Crowfield Hall

Inherited by Elizabeth nee Harbottle, wife of Henry Wingfield [Letheringham-Crowfield Line] in 1598 and left to their son, Harbottle Wingfield I, the keen genealogist (b. 1583 and his papers given in 1683 to John Gibbon, Blue Mantle, College of Arms, back from Virginia). Harbottle was mar­ried to Elizabeth Scrivener, sister of Mat­thew Scrivener who joined Captain Edward-Maria Wingfield in Jamestown, Virginia in 1607.

Crowfield Hall was down the track (drive) beside the church – a fascinating site. Dying in 1661 their son, Henry, left Crowfield to his son & heir, Harbottle Wingfield II [Copinger, 11,295], who sold it to Daniel Browning of Twickenham, Surrey, between 1661 and 1674, emi­grating to Port Royal, Jamaica, in 1674. It is not known when the house was demolished, but the site and the church are worth a visit.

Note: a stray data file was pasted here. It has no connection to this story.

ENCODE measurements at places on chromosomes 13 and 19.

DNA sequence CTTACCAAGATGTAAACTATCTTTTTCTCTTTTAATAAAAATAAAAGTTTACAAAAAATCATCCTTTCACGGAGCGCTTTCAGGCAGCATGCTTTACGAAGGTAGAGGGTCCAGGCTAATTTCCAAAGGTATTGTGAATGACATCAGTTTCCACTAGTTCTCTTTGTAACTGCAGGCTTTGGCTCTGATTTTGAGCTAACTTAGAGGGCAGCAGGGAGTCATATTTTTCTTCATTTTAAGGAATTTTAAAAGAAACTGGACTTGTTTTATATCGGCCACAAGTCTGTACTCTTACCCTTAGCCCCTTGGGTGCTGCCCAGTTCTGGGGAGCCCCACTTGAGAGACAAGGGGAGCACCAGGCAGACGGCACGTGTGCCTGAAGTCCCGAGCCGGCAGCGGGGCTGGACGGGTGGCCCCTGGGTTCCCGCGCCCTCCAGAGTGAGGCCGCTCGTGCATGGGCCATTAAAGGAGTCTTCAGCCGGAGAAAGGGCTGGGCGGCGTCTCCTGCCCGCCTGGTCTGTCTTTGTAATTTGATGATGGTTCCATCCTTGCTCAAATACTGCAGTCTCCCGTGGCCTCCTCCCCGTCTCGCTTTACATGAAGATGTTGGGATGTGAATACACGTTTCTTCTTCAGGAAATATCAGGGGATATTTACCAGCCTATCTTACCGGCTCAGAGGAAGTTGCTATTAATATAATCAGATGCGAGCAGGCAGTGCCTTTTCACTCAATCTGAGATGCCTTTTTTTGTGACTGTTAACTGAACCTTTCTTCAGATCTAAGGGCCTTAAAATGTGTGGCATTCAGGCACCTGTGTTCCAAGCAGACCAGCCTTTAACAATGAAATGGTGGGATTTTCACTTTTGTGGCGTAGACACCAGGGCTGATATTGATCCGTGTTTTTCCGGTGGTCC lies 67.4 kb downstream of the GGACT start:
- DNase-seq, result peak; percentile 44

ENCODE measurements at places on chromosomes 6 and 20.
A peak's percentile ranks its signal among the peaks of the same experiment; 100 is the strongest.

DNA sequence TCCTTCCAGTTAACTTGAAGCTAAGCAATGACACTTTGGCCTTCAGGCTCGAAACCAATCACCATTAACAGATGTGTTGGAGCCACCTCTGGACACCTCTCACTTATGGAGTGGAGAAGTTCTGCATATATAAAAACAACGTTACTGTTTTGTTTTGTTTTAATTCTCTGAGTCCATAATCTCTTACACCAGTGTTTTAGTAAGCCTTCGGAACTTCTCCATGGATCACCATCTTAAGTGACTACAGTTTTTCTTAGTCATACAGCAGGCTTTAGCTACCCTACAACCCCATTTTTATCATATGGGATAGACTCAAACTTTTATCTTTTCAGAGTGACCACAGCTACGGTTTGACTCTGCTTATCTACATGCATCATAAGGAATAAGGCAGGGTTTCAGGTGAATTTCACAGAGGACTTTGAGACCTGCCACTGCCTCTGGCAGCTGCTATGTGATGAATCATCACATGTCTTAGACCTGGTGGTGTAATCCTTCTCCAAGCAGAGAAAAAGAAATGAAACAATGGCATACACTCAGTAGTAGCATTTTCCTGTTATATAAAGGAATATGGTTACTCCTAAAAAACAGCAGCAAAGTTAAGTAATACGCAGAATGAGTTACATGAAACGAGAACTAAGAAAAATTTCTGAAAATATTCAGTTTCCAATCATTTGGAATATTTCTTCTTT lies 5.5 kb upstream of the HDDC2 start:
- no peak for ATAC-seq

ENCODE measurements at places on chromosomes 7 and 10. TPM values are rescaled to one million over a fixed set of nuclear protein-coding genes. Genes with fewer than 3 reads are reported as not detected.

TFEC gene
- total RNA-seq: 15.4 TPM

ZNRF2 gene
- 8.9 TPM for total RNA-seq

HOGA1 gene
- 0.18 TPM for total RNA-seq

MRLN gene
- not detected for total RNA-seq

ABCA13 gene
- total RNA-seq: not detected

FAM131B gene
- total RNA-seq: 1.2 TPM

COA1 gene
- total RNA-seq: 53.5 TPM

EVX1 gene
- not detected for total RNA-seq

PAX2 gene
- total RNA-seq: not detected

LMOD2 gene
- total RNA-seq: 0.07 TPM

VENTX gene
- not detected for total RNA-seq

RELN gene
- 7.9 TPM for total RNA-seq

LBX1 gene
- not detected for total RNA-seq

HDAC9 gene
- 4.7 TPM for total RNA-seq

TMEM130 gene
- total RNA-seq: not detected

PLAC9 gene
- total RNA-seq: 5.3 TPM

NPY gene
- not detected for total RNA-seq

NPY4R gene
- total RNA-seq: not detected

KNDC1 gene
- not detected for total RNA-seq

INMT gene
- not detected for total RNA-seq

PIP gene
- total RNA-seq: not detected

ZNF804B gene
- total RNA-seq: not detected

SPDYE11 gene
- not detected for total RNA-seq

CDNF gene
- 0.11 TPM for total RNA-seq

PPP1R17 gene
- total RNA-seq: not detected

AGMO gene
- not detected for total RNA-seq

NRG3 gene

As you walk along the track towards the church you may notice what appears to be a moat to your left. This is exactly what it is. The moat enclosed the first manor house of the manor of Crowfield-cum-Bocking. However, by 1673 the Lord of the Manor had relocated himself to Bocking Hall, which lies about half a mile south west of the church, and renamed it Crowfield Hall. The first hall was reduced to the status of a farmhouse and eventually it was demolished. An archaeological excavation on the island in 2008, revealed ‘building foundations, together with 12th to 14th-century pottery with a few sherds (historic or prehistoric fragments of pottery) perhaps slightly earlier and later.’

 

 

 

"Posse Nolle Nobile" — Latin for "To have the power without the wish is noble."
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